Sequencing is the visualization of a service “as a sequence of interrelated actions” and documenting the individual process steps and touchpoints that comprise a service experience. Evidencing is the visualization of “intangible services … in terms of physical artifacts.” Evidencing makes visible to customers the elements of a service that help them to proceed optimally through the service experience, appreciate the intricacies of the service and exhibit loyalty. The authors use the example of the folded toilet paper in hotel rooms as an example of subtle, but effective evidencing of a hotel’s housekeeping service.

Experience design professionals often integrate sequencing and evidencing into their work. For example, creating user scenarios and flow diagrams for the experience of interacting with a mobile application is a form of sequencing. Making behind-the-scenes processes visible—like the wait time for loading a video—is an example of evidencing. However, as much as experience design aspires to be all inclusive, it often focuses solely on the digital world, so its opportunity for impact becomes stifled.

This is where the fifth principle of service design becomes most relevant: service design is holistic and “the entire environment of a service should be considered.” As the authors advise: “Genuinely working in a holistic way is an illusion, it is simply impossible to consider every single aspect of a service. However, the intention should always be to see the wider context in which a service process takes place.” They continue by explaining that “the system design of an organization, its inherent culture, values and norms as well as its organizational structure and processes are important issues for the design of services … [and] can help promote a service mindset within the organization and to articulate the importance of employee and customer motivation.”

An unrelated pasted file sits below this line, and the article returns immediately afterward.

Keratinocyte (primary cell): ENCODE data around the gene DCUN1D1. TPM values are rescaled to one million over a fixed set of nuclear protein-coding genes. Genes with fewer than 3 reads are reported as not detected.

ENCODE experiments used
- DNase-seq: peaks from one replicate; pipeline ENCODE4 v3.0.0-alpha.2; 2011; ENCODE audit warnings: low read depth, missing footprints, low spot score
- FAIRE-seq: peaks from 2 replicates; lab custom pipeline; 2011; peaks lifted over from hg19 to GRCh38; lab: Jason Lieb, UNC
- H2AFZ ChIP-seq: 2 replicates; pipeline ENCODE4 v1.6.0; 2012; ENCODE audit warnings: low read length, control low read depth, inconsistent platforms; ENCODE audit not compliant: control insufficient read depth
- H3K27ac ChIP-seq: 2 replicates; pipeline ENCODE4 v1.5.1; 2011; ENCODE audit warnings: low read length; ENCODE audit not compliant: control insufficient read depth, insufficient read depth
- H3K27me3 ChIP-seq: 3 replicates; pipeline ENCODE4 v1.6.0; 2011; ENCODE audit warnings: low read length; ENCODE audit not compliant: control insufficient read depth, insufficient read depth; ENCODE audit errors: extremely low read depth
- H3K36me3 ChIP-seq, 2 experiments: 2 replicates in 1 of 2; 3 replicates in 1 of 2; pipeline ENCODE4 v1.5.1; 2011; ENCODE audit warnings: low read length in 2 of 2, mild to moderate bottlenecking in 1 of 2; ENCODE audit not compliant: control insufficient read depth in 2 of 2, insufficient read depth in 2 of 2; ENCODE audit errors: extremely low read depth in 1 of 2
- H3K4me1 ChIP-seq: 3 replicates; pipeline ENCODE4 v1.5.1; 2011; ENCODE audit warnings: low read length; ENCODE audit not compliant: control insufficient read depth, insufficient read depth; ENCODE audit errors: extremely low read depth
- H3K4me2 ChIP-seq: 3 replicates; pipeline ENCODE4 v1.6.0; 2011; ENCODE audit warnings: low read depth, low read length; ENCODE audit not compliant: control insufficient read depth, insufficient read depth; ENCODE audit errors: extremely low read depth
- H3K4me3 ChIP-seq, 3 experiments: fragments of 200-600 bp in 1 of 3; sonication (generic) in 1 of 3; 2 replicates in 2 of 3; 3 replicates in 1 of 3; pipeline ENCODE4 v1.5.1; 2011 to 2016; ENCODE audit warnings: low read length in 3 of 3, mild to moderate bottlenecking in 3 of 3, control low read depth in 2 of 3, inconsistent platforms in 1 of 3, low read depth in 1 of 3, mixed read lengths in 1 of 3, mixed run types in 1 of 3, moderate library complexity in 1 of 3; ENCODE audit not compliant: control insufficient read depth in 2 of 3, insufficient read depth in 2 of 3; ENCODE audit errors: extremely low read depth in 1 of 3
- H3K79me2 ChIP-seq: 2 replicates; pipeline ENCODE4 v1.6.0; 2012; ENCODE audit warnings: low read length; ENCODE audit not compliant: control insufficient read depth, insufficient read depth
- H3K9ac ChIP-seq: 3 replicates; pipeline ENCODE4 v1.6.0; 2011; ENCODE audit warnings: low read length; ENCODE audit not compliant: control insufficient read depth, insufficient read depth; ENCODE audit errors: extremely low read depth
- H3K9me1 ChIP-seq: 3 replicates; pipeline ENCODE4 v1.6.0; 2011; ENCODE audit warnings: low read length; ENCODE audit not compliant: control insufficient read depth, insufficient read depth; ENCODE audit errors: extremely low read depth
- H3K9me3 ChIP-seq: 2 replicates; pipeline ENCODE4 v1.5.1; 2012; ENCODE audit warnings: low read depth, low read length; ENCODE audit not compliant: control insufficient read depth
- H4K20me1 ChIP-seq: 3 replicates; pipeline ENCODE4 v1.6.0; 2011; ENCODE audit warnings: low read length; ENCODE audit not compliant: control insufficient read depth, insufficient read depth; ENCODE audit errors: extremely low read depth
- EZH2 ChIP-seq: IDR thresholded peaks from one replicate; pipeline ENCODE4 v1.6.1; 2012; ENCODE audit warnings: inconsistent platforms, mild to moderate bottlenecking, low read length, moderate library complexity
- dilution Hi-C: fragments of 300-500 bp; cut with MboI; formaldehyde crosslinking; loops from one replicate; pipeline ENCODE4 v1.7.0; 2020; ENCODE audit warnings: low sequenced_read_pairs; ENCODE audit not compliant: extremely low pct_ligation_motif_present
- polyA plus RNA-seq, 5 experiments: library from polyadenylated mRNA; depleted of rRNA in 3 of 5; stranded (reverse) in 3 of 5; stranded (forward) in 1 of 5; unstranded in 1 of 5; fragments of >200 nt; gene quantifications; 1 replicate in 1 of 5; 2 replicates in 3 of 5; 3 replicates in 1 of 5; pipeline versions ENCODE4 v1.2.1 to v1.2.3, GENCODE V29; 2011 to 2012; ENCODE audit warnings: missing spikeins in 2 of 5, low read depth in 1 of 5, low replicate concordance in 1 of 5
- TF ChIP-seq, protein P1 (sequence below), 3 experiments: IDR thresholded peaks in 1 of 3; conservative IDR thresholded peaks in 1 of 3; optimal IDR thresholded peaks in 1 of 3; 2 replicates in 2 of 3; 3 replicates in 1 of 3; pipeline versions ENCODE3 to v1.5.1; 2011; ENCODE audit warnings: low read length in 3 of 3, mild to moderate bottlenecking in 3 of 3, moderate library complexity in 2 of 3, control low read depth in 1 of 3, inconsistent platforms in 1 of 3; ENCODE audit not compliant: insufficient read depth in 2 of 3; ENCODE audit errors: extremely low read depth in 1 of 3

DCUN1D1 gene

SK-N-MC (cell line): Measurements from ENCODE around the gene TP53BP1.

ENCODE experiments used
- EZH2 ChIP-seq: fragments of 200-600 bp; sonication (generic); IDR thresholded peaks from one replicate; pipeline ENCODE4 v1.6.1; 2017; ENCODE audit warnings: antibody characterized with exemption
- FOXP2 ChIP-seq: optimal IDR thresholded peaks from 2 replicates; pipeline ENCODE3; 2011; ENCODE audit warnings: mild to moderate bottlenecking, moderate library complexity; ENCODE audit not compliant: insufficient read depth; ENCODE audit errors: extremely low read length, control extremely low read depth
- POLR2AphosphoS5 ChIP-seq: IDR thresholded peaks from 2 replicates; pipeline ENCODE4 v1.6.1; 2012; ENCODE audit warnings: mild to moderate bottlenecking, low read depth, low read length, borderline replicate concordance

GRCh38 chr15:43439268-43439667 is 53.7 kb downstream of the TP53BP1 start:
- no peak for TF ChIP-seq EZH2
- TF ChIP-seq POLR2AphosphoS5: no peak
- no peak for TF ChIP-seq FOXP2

As an advocate for simplicity, I’d like to further coalesce the five principles of service design that the book presents. Service design places importance on

  • people—both customers and service providers
  • participatory, ethnographic processes and approaches
  • tangible, visualized design artifacts

The remainder of This Is Service Design Thinking covers the following topics in discreet sections:

  • Who are service designers?
  • What is the process that service designers follow?
  • What are examples of tangible deliverables, tools, and case studies that result from the service design process?

Who Are Service Designers?

In their book, the authors leverage articles that subject-matter experts from seven different disciplines have written: product, graphic, interaction, and social design; strategic and operations management; and design ethnography. And they admit that their list of disciplines is not exhaustive. Each article details a point of view (POV) or case study that illustrates how a discipline contributes to service design. The phrase contributing to is critical; people in these diverse disciplines do not claim that they should necessarily own the full set of processes, activities, and deliverables of service design. Rather, these professionals leverage their own unique discipline to provide the necessary perspective to address a service-related problem at hand. For example, graphic designers may develop an intuitive wayfinding and signage system to support visitor navigation at a trade fair, or product designers may work with an elevator company on concepts to help improve the efficiency and flow of people in a shopping mall.